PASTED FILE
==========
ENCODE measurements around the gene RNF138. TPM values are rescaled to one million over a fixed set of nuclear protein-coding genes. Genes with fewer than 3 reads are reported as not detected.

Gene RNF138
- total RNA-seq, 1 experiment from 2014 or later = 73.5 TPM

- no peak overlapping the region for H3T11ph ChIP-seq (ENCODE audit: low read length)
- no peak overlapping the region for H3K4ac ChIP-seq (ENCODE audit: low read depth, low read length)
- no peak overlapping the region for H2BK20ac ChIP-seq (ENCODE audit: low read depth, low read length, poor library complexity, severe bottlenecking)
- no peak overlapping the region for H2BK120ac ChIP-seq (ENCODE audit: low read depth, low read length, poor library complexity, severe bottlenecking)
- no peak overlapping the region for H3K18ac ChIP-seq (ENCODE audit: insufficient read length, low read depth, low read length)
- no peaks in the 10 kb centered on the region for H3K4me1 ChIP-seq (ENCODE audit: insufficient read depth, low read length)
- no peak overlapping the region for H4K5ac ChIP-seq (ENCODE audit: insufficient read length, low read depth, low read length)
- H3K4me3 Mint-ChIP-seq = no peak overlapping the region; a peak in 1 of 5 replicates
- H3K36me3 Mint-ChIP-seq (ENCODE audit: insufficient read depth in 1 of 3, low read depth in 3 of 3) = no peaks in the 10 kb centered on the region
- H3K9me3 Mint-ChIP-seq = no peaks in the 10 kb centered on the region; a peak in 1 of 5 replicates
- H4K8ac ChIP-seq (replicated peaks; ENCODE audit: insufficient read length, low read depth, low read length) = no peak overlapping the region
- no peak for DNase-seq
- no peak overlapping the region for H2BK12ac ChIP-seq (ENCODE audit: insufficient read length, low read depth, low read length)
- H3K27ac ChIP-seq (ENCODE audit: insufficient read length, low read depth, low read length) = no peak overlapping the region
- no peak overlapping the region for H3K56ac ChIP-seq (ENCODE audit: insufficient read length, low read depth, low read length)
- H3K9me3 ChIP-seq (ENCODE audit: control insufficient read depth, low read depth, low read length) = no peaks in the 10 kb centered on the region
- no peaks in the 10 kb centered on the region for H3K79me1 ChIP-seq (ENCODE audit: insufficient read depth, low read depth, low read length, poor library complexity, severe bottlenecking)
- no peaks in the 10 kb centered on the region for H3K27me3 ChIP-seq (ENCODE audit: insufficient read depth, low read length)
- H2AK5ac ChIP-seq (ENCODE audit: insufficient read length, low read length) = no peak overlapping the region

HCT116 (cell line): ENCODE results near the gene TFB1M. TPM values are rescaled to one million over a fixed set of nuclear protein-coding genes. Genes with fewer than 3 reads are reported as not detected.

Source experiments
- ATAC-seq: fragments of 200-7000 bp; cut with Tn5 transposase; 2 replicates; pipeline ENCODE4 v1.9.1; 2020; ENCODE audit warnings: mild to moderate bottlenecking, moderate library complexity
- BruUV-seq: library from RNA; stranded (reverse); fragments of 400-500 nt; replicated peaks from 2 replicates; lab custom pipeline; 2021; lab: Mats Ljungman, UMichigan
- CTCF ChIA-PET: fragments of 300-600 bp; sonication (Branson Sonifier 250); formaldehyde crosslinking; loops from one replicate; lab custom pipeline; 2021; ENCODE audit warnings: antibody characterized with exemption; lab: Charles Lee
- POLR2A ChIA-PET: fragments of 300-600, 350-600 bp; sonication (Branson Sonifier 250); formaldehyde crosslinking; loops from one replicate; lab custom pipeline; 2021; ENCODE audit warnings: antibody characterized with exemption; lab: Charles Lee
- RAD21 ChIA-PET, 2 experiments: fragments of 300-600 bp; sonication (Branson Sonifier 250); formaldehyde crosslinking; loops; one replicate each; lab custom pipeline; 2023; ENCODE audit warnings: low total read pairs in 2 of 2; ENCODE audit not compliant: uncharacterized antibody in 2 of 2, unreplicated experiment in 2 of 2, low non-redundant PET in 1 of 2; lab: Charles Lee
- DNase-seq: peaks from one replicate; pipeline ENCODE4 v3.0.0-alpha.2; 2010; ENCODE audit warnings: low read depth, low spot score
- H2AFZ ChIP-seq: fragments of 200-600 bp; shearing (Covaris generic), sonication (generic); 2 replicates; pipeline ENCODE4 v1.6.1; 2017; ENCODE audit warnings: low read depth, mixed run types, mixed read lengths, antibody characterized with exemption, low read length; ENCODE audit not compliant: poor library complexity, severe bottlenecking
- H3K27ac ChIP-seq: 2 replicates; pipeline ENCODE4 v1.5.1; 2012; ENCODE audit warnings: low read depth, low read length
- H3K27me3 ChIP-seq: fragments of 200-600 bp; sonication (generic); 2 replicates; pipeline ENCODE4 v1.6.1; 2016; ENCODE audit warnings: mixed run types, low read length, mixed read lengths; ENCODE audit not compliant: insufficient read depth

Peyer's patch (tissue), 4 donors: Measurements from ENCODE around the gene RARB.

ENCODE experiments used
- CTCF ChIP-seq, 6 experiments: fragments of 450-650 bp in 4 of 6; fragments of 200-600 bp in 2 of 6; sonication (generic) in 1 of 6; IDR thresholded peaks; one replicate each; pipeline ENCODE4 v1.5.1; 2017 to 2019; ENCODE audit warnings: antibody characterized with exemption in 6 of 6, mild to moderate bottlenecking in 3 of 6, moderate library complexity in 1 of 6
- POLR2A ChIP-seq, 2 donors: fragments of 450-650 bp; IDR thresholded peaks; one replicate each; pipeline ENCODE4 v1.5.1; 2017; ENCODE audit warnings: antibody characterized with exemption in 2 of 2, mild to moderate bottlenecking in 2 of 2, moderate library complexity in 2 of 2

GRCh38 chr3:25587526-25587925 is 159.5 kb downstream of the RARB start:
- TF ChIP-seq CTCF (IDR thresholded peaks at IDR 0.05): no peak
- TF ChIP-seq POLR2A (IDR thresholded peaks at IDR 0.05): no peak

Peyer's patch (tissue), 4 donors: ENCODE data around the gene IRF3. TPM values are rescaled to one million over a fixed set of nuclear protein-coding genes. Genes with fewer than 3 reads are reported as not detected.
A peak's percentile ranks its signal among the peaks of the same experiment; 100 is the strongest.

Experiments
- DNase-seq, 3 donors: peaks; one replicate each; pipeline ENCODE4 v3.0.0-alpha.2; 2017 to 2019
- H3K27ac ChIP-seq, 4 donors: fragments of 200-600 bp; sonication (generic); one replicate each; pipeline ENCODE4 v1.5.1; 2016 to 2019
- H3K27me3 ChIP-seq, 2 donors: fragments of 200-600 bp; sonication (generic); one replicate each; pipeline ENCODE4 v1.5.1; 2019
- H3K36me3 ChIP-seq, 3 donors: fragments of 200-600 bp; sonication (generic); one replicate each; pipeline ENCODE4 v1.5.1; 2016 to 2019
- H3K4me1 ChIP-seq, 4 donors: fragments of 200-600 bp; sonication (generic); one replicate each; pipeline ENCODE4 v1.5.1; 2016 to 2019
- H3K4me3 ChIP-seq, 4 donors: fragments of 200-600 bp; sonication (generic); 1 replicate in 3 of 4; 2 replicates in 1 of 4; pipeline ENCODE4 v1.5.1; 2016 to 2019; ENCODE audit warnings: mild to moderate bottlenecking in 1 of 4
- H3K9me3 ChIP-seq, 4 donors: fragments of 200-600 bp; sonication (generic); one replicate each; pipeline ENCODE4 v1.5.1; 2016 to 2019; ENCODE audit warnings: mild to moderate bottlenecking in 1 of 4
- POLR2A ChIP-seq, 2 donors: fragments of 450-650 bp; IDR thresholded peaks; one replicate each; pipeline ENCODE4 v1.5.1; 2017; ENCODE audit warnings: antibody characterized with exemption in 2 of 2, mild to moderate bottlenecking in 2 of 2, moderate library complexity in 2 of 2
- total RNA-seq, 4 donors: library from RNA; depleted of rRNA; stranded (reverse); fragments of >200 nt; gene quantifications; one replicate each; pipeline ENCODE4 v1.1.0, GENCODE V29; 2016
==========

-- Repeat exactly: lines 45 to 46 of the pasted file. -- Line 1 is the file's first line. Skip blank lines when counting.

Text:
- H3K27ac ChIP-seq, 4 donors: fragments of 200-600 bp; sonication (generic); one replicate each; pipeline ENCODE4 v1.5.1; 2016 to 2019
- H3K27me3 ChIP-seq, 2 donors: fragments of 200-600 bp; sonication (generic); one replicate each; pipeline ENCODE4 v1.5.1; 2019